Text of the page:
If you're one of the millions of Americans who buys chicken at the grocery store each week, you may or may not have noticed a peculiar label on some of the pre-packaged meat. Today, consumers are warming up to the concept of "air-chilled chicken." But what exactly is it?
Foodie sites like Delish and Food & Wine have recently been touting the benefits of the method — which has been used in Europe for decades — like providing a better taste and a lower risk of salmonella.
Food safety regulations in the U.S. require chickens to be cooled at a temperature below 40 degrees within four hours of being killed. Immersing chicken in cold water, the most common method of doing so used by most commercial poultry processors, has drawbacks. The excess water can saturate the skin and muddle the natural flavors of the bird. Processing chickens in a shared water tank also increases the risk of bacterial cross-contamination.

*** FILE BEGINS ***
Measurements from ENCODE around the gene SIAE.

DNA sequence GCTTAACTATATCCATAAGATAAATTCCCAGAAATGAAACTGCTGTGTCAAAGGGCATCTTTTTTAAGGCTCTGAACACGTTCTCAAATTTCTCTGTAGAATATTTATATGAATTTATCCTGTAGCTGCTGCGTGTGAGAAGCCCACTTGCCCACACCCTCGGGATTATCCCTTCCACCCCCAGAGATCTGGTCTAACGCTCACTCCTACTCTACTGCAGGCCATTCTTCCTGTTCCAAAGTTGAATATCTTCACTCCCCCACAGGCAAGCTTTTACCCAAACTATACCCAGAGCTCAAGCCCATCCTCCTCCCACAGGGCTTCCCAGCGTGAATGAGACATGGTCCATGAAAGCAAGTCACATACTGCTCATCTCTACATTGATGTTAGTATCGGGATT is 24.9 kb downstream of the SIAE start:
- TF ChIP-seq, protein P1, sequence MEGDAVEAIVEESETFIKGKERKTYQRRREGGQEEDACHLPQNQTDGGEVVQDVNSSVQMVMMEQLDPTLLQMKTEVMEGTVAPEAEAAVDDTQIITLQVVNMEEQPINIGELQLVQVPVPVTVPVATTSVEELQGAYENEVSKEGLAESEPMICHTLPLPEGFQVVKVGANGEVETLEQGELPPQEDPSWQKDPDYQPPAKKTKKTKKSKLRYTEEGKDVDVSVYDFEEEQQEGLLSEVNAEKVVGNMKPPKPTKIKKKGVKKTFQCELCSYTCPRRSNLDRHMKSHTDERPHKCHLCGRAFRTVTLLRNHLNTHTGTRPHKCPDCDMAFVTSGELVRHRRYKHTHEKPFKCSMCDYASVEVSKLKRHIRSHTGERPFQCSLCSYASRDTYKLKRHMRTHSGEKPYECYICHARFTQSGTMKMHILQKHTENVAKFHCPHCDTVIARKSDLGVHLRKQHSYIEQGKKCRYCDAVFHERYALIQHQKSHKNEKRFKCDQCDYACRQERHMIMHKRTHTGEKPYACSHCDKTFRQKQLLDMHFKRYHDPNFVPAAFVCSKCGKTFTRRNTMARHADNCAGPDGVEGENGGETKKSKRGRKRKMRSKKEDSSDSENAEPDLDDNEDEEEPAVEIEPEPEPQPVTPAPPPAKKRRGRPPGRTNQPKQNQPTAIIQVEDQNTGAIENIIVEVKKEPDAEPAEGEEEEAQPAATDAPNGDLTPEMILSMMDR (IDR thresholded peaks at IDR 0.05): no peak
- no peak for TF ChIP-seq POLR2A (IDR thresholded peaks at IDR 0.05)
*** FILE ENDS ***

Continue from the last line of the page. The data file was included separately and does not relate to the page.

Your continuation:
But it turns out, there's another way.
As the supermarket chain Whole Foods explained on its blog back in June, the process of air chilling chickens after slaughter doesn't require the bird to be doused in water. Instead, it uses tracks to carry individual birds through lower temperature-controlled chambers over the course of three hours.
The most noticeable benefit of the process is that it results in juicier meat that roasts faster since it's not filled with a foreign water solution.
Then there are the less tangible, but no less important, advantages. Since the chickens are processed separately, air chilling lowers the chance of cross-contamination. And because it requires less water usage, the method is more environmentally friendly, Delish reported, resulting in millions of gallons of water saved annually.
So the next time you're shopping for poultry, note that all chickens are not created equal. Shoppers interested in trying air-chilled chicken should look for poultry with the appropriate label at major chains like Whole Foods and Costco.